Using a few simple lines of CSS, create Pinterest’s Pin layout.

Browse our Teachable courses.

Image for post
Image for post

Let’s start by declaring some CSS variables.

:root {
--card_width: 250px;
--row_increment: 10px;
--card_border_radius: 16px;
--card_small: 26;
--card_med: 33;
--card_large: 45;
}

Note:

  • card_width: 250px — the width of our card/pin
  • row_increment: 10px — we are using a CSS GRID to build our layout; technically, each card is made up of multiple 10px increments for the rows; not columns
  • card_border_radius: 16px — used to round the card’s edges
  • card_small: 26 — a small card is made up of 10px * 26 increments (with the margins included: 230 x 230)
  • card_medium: 33 — a medium card is made up of 10px * 33 increments (with the margins included: 230 x…

Responsive, Auto-Play & Manual Navigation

We’re going to build a JavaScript image slider that has an auto-play function as well as manual navigation buttons.

We won’t be using any external libraries; all native HTML, CSS, and JS.

Browse our Teachable courses.

Image for post
Image for post

We’ll start by putting all of our elements on screen.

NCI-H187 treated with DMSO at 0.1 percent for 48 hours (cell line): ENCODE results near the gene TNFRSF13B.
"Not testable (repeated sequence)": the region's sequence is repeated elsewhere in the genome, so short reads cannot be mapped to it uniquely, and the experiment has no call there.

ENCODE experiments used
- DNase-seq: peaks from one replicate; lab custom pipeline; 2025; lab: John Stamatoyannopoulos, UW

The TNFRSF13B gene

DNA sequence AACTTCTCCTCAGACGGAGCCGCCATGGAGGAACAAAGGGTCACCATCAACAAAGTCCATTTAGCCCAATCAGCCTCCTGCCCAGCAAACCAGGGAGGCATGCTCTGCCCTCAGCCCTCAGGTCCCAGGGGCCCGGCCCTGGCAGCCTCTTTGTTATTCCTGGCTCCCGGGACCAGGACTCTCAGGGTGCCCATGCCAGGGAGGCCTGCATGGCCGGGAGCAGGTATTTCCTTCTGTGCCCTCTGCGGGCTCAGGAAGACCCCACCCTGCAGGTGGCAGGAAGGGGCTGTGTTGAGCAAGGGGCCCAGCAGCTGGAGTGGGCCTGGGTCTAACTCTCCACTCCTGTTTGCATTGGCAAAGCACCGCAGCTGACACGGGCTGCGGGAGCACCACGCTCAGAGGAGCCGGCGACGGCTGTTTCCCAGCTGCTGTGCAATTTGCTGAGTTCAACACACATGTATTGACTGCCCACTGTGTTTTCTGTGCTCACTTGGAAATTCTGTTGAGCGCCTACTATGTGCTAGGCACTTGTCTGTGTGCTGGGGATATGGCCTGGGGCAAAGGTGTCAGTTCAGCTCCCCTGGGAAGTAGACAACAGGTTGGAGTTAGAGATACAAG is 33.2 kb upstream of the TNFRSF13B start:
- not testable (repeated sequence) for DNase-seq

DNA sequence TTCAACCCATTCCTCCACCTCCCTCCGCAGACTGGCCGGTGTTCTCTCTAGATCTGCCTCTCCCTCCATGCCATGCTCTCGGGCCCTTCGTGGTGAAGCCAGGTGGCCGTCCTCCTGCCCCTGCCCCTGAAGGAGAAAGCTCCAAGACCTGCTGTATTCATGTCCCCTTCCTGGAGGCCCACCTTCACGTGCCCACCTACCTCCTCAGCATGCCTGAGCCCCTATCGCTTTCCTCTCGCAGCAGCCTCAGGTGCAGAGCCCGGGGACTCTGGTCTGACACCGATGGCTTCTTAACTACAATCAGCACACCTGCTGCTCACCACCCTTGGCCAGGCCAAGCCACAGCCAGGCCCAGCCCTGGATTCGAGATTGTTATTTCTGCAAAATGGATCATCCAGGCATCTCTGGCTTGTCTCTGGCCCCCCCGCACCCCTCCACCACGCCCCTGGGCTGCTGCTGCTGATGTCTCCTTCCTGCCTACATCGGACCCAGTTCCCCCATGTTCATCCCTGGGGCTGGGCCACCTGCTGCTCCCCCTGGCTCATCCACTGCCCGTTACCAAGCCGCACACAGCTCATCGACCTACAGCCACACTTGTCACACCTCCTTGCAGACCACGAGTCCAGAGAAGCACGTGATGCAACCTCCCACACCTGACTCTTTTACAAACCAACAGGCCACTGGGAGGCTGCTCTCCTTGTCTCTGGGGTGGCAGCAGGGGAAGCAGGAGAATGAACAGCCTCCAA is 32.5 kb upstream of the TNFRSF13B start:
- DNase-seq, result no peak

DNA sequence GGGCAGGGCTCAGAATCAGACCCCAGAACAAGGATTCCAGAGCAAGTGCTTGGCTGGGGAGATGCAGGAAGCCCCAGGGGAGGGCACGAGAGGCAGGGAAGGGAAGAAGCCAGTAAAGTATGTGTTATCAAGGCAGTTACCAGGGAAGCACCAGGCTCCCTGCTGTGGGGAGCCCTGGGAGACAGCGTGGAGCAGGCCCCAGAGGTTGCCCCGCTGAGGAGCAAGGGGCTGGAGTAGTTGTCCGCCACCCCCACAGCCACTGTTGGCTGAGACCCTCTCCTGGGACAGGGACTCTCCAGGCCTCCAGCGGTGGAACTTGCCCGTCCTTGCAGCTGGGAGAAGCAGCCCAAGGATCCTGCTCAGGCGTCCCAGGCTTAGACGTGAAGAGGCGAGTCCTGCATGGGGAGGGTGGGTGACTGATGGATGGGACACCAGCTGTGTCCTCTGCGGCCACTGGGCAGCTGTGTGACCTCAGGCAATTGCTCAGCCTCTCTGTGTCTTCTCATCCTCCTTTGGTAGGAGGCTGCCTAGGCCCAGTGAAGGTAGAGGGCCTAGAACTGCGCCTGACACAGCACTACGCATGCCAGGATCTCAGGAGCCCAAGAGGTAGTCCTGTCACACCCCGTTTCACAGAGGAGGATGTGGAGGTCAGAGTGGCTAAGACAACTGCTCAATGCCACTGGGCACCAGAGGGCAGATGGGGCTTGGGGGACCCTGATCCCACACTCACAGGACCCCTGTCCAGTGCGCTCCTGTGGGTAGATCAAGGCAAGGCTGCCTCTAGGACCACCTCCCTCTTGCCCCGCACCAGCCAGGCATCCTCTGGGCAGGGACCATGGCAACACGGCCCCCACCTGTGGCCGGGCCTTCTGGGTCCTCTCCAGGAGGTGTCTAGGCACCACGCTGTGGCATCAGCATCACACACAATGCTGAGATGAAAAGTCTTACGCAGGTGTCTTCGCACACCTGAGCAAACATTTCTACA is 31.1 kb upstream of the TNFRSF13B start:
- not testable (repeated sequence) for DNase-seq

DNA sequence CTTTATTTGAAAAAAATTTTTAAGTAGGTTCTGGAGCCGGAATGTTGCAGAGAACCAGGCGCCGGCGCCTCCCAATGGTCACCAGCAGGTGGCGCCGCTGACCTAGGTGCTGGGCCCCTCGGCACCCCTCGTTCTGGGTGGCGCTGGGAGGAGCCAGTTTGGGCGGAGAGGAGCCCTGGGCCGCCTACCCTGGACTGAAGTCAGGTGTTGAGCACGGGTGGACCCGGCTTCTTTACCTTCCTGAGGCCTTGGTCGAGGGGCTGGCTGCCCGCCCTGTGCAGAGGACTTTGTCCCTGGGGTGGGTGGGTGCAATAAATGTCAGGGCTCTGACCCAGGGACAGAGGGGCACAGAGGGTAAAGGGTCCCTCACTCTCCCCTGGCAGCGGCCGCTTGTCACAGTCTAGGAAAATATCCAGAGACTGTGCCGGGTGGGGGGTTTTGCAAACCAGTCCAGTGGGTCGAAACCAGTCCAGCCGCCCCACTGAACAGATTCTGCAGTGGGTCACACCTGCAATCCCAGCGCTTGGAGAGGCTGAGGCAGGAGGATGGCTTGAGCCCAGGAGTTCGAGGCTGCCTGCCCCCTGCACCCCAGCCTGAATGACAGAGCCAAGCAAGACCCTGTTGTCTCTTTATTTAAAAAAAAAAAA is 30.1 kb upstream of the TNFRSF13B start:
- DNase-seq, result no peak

We need two components: Deck.js and Card.js

We have 6 elements to work with:

  • In the Deck.js
    1. an img that we’ll use as a button for moving right (IMG)
    2. an img that we’ll use as a button for moving left (IMG)
    3. a view port (DIV)
    4. an images container (DIV)
    5. a DIV to hold our “radio” buttons (DIV)
  • In the Card.js
    6. a “card” which we’ll use to hold the image (DIV)
    7. the actual image (IMG)

Responsive, Auto-play, Manual Navigation Buttons

We won’t be using any external libraries; all native JSX, CSS, JavaScript.

Browse our Teachable courses.

Image for post
Image for post

We’ll start by putting all of our elements on screen.

We need two components: Deck.js and Card.js

We have 6 elements to work with:

  • In the Deck.js
    1. an img that we’ll use as a button for moving right (IMG)
    2. an img that we’ll use as a button for moving left (IMG)
    3. a view port (DIV)
    4. an images container (DIV)
    5. a DIV to hold our “radio” buttons (DIV)
  • In the **Card.js**
    6. a “card” which we’ll use to hold the image (DIV)
    7. the actual image (IMG)

Fully responsive; Mobile and Desktop; Button, Wheel, & Touch navigation.

This is Phase Two of a Two-phase project where we build a fully responsive image carousel for mobile and desktop.

Browse our Teachable courses.

Image for post